Source:

Nursing2015

September 2008, Volume 38 Number 9 , p 25 - 25 [FREE]

Authors

Abstract

The National Center for Complementary and Alternative Medicine (NCCAM) has launched Time to Talk, an educational campaign aimed at getting health care professionals and patients to discuss the use of complementary and alternative medicine (CAM).

Almost two-thirds of people ages 50 or older are using some form of CAM, yet less than one-third of these people

 

The National Center for Complementary and Alternative Medicine (NCCAM) has launched "Time to Talk," an educational campaign aimed at getting health care professionals and patients to discuss the use of complementary and alternative medicine (CAM).

 

Almost two-thirds of people ages 50 or older are using some form of CAM, yet less than one-third of these people have discussed it with their health care providers, according to a survey by NCCAM and AARP (formerly the American Association of Retired Persons). The telephone survey involved a national sample of 1,559 people ages 50 or older.

 

The most common reasons people gave for not discussing CAM with care providers are that the provider never asked, they didn't know they should discuss it, and they didn't have enough time during the office visit. More than half of people who discussed CAM with their care provider said they, not their provider, had initiated the discussion.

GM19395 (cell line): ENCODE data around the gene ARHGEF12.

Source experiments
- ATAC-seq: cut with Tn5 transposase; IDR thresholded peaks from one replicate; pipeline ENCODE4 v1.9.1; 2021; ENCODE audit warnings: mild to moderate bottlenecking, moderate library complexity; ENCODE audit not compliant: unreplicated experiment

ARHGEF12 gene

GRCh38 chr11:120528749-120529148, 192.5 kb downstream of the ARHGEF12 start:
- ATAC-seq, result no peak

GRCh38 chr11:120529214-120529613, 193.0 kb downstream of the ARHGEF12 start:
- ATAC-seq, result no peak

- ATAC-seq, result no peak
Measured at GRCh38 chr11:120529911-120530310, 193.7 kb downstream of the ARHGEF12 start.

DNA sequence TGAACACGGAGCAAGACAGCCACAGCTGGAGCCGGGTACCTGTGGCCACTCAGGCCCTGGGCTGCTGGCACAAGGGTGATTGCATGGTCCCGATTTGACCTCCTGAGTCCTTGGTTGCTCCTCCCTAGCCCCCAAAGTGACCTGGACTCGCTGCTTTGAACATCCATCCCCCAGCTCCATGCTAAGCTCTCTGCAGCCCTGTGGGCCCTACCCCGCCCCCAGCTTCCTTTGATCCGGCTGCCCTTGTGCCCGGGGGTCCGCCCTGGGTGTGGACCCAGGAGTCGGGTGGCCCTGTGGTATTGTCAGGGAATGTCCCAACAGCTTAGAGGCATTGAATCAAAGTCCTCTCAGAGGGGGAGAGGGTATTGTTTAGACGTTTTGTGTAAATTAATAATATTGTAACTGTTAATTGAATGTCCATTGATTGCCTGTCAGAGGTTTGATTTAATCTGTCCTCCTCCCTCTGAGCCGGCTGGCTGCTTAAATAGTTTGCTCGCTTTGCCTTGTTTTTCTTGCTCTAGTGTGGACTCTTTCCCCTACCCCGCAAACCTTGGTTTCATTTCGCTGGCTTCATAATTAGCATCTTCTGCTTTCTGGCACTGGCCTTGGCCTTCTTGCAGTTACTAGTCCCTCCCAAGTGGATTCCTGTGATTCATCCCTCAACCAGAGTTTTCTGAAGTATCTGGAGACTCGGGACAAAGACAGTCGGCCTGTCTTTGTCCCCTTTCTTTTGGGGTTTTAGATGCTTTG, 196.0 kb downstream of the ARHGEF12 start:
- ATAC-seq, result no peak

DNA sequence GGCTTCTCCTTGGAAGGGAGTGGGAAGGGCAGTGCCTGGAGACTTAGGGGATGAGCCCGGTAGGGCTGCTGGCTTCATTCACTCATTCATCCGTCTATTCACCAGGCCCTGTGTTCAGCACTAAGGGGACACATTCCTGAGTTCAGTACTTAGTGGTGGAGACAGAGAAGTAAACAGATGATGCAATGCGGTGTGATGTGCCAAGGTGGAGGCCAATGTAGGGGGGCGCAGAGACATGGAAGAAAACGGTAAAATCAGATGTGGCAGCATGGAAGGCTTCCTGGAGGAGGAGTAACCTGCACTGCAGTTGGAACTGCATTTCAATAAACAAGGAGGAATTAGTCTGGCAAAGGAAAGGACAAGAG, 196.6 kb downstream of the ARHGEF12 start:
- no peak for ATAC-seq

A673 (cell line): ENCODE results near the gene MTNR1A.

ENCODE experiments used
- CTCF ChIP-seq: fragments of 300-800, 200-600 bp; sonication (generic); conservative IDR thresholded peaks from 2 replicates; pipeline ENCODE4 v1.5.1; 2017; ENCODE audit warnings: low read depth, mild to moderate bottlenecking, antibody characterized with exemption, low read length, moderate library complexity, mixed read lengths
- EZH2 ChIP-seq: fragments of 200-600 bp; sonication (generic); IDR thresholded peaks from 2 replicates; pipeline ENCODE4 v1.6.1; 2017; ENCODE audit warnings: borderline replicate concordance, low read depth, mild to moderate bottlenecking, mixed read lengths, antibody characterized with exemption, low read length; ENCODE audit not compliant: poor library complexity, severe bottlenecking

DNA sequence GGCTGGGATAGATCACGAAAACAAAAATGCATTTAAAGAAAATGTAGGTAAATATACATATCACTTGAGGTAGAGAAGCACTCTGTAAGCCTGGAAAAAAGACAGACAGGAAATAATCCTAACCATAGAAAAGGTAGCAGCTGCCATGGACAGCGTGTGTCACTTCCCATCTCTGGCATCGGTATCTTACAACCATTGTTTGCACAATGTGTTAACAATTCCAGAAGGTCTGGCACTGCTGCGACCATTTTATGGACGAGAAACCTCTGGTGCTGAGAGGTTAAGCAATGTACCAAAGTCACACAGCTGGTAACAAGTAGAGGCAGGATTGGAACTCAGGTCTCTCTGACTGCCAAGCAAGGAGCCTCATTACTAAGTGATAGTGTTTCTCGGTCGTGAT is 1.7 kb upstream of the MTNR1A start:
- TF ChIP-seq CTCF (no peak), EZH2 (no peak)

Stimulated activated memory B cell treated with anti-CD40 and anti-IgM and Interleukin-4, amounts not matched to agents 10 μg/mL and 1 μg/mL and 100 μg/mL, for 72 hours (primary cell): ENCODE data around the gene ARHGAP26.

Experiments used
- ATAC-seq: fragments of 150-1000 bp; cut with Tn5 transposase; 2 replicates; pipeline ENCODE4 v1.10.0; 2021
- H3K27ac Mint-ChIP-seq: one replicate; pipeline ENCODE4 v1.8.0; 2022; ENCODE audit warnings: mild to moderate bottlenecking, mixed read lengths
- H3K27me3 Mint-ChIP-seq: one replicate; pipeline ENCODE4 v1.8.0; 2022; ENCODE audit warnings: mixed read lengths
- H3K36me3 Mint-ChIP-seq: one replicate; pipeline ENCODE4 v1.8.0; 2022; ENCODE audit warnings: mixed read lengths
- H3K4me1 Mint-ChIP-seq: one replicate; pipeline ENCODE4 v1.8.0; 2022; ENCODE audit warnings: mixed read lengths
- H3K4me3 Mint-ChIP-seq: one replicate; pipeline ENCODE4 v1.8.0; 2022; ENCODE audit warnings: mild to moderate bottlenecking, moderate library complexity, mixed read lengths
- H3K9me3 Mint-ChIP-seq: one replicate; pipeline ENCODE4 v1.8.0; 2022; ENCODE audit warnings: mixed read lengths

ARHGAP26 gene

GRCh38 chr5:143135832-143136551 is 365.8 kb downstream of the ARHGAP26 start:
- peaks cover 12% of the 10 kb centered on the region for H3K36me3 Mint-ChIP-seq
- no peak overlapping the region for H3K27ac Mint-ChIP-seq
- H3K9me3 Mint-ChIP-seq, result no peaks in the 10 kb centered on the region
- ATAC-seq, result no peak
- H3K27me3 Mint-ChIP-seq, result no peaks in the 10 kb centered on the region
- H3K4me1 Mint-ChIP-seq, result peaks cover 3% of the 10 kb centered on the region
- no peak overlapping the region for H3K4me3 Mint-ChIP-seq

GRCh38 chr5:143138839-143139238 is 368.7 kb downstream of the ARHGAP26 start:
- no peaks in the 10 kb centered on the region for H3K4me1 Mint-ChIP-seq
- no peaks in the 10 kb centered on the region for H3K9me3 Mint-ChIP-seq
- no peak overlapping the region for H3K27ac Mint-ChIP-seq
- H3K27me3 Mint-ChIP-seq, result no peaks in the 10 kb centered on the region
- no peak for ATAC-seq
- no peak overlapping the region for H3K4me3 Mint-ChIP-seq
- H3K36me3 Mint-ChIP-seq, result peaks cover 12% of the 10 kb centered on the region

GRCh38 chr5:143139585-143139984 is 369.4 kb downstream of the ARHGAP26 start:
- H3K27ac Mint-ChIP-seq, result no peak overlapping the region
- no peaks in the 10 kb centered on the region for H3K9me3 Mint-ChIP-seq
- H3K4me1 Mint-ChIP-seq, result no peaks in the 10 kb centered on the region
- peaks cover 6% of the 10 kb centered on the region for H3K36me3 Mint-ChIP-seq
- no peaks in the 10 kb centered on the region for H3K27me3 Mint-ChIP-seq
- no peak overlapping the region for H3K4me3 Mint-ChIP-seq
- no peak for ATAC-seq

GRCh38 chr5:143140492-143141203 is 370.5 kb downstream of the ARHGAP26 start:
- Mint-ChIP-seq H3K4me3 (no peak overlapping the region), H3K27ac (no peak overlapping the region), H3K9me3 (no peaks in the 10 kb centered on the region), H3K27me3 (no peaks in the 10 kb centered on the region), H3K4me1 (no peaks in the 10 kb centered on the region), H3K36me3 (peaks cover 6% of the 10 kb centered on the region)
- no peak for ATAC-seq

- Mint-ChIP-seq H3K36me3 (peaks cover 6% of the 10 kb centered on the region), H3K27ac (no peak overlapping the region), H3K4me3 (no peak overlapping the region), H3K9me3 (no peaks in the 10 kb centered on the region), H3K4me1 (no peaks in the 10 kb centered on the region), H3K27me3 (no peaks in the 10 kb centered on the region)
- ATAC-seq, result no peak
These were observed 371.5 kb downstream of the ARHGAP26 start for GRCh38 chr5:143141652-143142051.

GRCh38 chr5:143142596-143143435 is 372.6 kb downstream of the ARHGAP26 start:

The Time to Talk campaign encourages providers to include a question about CAM use on medical history forms and to ask patients to bring a list of all therapies they use.

 

For more information on Time to Talk, visit NCCAM's Web site at http://nccam.nih.gov/timetotalk.

The National Center for Complementary and Alternative Medicine (NCCAM) has launched "Time to Talk," an educational campaign aimed at getting health care professionals and patients to discuss the use of complementary and alternative medicine (CAM).

Almost two-thirds of people ages 50 or older are using some form of CAM, yet less than one-third of these people have discussed it with their health care providers, according to a survey by NCCAM and AARP (formerly the American Association of Retired Persons). The telephone survey involved a national sample of 1,559 people ages 50 or older.

The most common reasons people gave for not discussing CAM with care providers are that the provider never asked, they didn't know they should discuss it, and they didn't have enough time during the office visit. More than half of people who discussed CAM with their care provider said they, not their provider, had initiated the discussion.

The Time to Talk campaign encourages providers to include a question about CAM use on medical history forms and to ask patients to bring a list of all therapies they use.

For more information on Time to Talk, visit NCCAM's Web site at http://nccam.nih.gov/timetotalk.